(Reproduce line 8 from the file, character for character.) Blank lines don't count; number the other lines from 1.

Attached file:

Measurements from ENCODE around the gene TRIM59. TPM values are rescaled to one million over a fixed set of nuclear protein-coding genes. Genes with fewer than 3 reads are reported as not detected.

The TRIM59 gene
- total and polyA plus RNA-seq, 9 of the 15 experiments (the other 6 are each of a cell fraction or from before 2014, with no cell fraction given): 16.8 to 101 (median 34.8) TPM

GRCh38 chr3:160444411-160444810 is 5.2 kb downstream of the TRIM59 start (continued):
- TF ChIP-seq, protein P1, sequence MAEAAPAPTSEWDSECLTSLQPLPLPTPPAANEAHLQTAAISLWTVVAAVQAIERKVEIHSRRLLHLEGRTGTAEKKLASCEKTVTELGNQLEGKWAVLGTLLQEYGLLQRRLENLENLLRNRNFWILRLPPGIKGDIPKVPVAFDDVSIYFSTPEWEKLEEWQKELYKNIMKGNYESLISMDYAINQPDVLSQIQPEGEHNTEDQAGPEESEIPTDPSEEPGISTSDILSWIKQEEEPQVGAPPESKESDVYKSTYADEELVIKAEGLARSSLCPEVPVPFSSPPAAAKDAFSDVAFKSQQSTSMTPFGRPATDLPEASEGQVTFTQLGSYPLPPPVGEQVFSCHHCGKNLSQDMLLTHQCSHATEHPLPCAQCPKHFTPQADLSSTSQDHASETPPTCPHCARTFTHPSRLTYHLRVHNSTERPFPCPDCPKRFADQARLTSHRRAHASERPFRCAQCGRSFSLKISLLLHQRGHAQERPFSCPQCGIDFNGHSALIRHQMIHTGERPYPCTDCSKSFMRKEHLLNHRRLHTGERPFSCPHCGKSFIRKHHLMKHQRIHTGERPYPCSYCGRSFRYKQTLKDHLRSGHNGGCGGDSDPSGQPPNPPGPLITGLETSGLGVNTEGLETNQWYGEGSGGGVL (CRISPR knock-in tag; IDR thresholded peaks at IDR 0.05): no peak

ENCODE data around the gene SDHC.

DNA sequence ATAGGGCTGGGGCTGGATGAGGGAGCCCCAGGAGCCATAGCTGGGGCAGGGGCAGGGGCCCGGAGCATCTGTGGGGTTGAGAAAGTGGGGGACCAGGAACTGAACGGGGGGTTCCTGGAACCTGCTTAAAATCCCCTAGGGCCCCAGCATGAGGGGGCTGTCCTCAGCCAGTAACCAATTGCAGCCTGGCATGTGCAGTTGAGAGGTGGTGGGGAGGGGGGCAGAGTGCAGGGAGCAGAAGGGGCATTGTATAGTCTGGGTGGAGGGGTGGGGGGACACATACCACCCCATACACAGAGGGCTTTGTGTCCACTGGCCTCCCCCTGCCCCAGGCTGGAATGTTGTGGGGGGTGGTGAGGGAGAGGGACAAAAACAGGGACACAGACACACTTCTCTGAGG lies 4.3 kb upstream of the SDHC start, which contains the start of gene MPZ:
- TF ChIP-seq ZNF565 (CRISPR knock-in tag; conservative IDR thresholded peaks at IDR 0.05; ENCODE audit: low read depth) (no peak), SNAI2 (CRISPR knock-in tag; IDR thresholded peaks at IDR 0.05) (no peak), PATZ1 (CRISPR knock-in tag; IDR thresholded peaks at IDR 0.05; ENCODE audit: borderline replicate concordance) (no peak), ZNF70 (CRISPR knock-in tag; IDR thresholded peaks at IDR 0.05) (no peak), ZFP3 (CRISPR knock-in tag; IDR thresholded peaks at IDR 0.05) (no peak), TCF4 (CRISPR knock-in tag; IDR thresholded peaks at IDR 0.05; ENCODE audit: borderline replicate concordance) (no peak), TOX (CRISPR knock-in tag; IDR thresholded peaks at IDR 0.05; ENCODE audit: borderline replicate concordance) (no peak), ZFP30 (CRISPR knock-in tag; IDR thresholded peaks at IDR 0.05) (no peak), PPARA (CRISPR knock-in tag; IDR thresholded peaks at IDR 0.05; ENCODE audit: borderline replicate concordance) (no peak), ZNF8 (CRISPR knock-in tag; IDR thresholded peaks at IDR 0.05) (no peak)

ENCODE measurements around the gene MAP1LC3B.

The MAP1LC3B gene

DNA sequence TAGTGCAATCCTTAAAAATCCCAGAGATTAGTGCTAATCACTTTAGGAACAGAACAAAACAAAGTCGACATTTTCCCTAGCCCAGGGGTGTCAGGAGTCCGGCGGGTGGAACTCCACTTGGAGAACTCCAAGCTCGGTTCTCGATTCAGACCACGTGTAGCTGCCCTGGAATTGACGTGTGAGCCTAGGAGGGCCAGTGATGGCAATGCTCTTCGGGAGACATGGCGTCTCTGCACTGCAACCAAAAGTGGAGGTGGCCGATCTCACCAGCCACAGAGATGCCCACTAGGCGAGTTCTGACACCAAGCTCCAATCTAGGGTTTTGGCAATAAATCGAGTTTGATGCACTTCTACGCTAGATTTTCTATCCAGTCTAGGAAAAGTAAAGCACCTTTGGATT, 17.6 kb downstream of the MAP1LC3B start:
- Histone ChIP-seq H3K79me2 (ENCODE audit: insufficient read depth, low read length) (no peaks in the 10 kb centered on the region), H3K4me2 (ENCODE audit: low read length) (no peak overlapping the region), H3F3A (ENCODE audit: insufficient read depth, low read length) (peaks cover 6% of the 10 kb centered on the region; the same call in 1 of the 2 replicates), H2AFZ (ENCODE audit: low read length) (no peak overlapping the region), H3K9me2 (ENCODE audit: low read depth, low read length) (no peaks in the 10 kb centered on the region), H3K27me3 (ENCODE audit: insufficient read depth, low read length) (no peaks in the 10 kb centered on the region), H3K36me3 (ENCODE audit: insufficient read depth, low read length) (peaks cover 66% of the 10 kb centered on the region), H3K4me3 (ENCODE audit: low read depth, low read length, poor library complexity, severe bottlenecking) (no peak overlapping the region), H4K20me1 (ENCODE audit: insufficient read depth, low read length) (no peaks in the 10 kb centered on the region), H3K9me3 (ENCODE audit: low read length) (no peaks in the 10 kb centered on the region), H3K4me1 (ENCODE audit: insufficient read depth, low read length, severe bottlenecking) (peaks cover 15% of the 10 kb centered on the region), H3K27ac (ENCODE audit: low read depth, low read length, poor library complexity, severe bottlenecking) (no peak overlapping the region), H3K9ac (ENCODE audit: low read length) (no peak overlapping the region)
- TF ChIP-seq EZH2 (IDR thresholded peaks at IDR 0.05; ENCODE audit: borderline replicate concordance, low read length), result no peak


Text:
- TF ChIP-seq ZNF565 (CRISPR knock-in tag; conservative IDR thresholded peaks at IDR 0.05; ENCODE audit: low read depth) (no peak), SNAI2 (CRISPR knock-in tag; IDR thresholded peaks at IDR 0.05) (no peak), PATZ1 (CRISPR knock-in tag; IDR thresholded peaks at IDR 0.05; ENCODE audit: borderline replicate concordance) (no peak), ZNF70 (CRISPR knock-in tag; IDR thresholded peaks at IDR 0.05) (no peak), ZFP3 (CRISPR knock-in tag; IDR thresholded peaks at IDR 0.05) (no peak), TCF4 (CRISPR knock-in tag; IDR thresholded peaks at IDR 0.05; ENCODE audit: borderline replicate concordance) (no peak), TOX (CRISPR knock-in tag; IDR thresholded peaks at IDR 0.05; ENCODE audit: borderline replicate concordance) (no peak), ZFP30 (CRISPR knock-in tag; IDR thresholded peaks at IDR 0.05) (no peak), PPARA (CRISPR knock-in tag; IDR thresholded peaks at IDR 0.05; ENCODE audit: borderline replicate concordance) (no peak), ZNF8 (CRISPR knock-in tag; IDR thresholded peaks at IDR 0.05) (no peak)